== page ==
Canterbury MP Julian Brazier has been monitoring rain water and drainage issues since last year's flooding.
He said: "We had our share of last winter’s record rainfall but, bad as it was in places locally, it could have been an awful lot worse. In December I saw the clearing of encroaching trees along the Stour, on an inspection with the Environment Agency. This meant that villages like Fordwich and Littlebourne were spared. When the rains came, the impact was mitigated by the hard work of Canterbury City Council, Kent Fire Brigade and Southern Water, as well as the EA. Nevertheless, some villagers on the Nailbourne did suffer badly – both from water damage, and the added horror of raw sewage forced up from the overwhelmed sewers.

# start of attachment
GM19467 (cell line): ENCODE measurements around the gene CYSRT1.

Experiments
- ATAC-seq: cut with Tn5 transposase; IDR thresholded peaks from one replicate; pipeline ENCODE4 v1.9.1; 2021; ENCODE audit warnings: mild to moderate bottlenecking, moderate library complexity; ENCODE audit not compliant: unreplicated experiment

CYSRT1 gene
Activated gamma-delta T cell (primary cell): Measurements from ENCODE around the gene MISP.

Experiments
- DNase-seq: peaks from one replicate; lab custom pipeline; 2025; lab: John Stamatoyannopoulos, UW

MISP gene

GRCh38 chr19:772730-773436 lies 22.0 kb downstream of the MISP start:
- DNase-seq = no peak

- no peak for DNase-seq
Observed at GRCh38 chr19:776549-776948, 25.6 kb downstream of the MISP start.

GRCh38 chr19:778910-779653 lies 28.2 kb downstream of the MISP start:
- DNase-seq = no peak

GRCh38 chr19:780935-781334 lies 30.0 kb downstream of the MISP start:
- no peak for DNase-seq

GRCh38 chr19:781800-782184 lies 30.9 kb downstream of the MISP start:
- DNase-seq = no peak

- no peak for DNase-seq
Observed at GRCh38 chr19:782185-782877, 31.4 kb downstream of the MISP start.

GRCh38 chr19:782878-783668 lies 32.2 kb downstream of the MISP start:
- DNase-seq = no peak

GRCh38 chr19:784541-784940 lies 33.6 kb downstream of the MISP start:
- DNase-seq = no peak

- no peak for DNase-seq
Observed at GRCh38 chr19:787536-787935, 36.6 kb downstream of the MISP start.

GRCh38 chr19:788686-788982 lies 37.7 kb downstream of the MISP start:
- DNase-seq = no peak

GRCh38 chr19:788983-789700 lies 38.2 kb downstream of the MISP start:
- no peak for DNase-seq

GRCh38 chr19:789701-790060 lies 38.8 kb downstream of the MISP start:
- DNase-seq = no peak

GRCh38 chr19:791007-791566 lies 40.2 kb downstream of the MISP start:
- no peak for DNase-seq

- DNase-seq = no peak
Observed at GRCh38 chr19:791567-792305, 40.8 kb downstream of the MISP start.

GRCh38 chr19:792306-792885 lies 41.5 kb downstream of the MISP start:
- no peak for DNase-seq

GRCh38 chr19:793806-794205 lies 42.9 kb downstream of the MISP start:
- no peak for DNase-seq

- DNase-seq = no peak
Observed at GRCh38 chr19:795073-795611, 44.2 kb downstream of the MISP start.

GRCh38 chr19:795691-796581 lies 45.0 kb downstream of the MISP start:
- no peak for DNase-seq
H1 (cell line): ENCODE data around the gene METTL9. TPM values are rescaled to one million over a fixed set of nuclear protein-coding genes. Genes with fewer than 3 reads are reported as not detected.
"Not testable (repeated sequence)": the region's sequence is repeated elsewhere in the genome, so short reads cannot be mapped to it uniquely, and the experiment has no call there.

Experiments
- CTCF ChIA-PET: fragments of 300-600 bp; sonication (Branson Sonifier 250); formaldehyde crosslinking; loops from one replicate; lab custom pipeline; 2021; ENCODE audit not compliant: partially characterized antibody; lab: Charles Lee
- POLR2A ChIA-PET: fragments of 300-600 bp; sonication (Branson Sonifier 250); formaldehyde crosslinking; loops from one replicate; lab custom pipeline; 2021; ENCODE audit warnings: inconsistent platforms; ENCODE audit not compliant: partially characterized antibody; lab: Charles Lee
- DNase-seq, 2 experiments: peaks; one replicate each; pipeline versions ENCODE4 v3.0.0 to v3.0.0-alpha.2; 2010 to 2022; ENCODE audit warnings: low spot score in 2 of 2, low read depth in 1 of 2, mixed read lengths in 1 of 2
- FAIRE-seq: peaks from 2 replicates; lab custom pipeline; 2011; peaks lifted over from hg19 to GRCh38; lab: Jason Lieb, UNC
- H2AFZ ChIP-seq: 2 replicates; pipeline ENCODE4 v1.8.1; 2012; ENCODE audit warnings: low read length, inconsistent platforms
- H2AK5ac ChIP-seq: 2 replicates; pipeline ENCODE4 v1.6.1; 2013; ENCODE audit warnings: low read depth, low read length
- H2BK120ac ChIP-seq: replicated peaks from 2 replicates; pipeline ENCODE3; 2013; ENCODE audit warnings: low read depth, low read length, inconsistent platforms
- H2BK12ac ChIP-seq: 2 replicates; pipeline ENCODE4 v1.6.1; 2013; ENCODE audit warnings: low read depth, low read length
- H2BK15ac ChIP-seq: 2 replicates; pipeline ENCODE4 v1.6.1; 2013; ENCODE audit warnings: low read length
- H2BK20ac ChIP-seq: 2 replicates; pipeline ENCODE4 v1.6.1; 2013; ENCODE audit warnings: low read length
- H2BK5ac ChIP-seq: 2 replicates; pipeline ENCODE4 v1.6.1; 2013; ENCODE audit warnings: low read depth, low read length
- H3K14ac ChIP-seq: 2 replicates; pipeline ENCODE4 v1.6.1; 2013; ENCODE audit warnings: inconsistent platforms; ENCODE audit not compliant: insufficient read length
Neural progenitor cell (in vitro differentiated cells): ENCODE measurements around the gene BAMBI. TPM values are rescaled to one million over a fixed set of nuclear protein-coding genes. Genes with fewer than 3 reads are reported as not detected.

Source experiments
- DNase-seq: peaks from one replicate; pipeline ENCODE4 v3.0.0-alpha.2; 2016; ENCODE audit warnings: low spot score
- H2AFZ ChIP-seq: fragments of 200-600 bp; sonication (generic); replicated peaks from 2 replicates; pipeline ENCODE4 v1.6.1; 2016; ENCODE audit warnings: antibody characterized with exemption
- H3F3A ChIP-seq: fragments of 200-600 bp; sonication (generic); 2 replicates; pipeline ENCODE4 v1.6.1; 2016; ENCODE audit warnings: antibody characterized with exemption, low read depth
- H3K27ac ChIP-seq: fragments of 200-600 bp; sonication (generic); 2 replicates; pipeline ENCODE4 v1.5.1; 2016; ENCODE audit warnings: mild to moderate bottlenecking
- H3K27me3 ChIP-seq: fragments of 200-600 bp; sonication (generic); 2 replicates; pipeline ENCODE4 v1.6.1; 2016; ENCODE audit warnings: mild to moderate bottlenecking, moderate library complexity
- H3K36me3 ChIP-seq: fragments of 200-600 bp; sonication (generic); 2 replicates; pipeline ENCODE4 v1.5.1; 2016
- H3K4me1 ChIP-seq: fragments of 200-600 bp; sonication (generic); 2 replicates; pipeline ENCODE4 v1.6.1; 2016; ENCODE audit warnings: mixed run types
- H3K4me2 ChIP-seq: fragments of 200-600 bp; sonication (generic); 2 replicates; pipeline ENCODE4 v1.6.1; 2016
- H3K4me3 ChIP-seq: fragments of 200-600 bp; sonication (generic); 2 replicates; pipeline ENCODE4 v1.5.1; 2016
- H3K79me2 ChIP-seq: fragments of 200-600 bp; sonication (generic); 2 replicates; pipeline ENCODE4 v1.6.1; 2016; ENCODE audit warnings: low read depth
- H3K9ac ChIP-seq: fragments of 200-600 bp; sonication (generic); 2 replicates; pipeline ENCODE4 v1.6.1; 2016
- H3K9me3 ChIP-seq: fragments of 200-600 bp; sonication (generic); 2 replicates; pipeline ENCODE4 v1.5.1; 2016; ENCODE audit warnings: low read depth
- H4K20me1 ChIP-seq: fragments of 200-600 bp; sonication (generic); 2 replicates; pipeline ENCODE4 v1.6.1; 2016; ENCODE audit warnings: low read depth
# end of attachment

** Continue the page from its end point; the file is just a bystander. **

"With another winter coming, I have impressed by the work being done to protect local residents and their property. The Environment Agency has been at work in the Nailbourne valley, repairing banks and sluices from Bridge to Wickhambreaux. In the Great Stour valley, they are making repairs to the Stodmarsh Nature Reserve Lampen Wall and footpaths as well as to the Great Stour wall at the Gove area. Major tree surgery is also being undertaken between Fordwich and Sandwich.
"Southern Water are carrying out a comprehensive survey of sewers along the Nailbourne, where sewer flooding has occurred four times in the past fifteen years. It was fascinating watching flow monitors and remote-controlled CCTV vehicles being used in the sewers to identify where groundwater is getting in, so that weak points in sewers and private drains can be sealed. One thing we can all help on is ensuring we don’t pour fat down the drains, as it congeals and blocks them. The long-range forecast is for a cold winter but, if the rains return, we will be in better shape."